Survival Tips for Tech Start-Ups as Funding Dries Up
"Cash is not only king, it's king, queen and everything else," Mr Raj Ganguly, who started B Capital Group with Facebook co-founder Eduardo Saverin, said at SuperReturn Asia, a conference that drew a record 1,500 senior executives.
SINGAPORE - For years, becoming a unicorn was the main goal of start-ups. Now, with venture funding drying up and many young companies' survival in doubt, another creature is the talk of the town: the cockroach.
Venture capitalists and technology chieftains converged in Singapore in recent weeks to hobnob over a number of high-profile annual conferences, marking the city-state's grand coming-out-of-Covid-19 party.
Yet gone was glamour and talk of blitzscaling, and participants instead focused on the drastic need for conserving cash and a dimming future.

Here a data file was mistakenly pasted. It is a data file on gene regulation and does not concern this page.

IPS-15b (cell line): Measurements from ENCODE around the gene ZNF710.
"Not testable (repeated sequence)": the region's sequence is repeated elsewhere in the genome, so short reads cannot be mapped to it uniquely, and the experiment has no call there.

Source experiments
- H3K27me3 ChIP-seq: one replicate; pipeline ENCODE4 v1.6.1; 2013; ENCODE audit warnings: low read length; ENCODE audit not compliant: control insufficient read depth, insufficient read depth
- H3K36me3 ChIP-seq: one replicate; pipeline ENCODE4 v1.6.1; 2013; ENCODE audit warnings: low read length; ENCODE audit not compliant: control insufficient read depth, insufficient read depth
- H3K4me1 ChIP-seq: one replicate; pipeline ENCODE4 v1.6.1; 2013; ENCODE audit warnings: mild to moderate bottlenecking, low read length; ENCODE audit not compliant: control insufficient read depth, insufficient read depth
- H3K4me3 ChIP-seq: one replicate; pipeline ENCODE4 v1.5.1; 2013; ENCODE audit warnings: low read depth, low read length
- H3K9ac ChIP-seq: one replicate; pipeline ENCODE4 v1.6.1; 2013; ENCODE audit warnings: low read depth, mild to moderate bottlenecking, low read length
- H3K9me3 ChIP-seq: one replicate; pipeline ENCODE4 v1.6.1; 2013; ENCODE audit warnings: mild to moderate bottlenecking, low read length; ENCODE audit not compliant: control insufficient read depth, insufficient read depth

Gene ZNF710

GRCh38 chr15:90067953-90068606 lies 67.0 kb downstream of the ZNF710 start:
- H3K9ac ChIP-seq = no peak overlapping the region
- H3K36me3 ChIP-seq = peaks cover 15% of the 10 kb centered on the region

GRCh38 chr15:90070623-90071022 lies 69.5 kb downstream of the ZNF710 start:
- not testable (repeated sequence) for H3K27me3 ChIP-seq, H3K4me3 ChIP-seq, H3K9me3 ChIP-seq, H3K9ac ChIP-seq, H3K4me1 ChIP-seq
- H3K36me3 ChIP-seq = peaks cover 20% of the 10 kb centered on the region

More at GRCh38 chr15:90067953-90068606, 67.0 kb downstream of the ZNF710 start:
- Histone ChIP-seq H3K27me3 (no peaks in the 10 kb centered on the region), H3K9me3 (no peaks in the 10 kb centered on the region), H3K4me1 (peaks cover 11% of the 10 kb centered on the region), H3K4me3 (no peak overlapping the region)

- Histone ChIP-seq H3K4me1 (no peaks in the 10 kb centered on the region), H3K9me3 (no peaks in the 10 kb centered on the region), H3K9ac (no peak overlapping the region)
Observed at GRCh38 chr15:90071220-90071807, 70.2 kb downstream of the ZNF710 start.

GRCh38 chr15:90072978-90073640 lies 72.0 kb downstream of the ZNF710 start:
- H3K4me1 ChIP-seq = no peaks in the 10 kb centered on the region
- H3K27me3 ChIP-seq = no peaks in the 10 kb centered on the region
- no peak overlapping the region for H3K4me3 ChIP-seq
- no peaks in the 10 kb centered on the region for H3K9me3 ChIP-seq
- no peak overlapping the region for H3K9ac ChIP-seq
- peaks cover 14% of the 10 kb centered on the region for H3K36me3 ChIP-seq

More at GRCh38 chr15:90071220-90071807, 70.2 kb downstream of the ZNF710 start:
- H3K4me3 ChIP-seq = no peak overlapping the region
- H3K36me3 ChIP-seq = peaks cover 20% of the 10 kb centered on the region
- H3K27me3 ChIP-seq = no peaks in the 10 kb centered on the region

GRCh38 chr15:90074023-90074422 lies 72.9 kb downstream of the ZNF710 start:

"It's cockroach time - do whatever it takes to survive," Ms Tessa Wijaya, co-founder of Xendit, a digital payments firm valued at US$1 billion (S$1.4 billion), said during a panel discussion. "It's a little bit gross but it kind of works. If you can survive the next two, three years, you're probably going to thrive."
In the past several years, South-east Asia attracted abundant capital from investors eager to bet on one of the fastest-growing Internet economies. Perpetually growing teams was the norm at richly funded companies and for many young leaders and staff, this was the only environment they've ever known.
Now the start-up ecosystem is facing headwinds. Global venture funding slumped to US$74.5 billion in the past three months, its lowest level in nine quarters, according to CB Insights. That represents a 34 per cent quarterly drop, the biggest in a decade.
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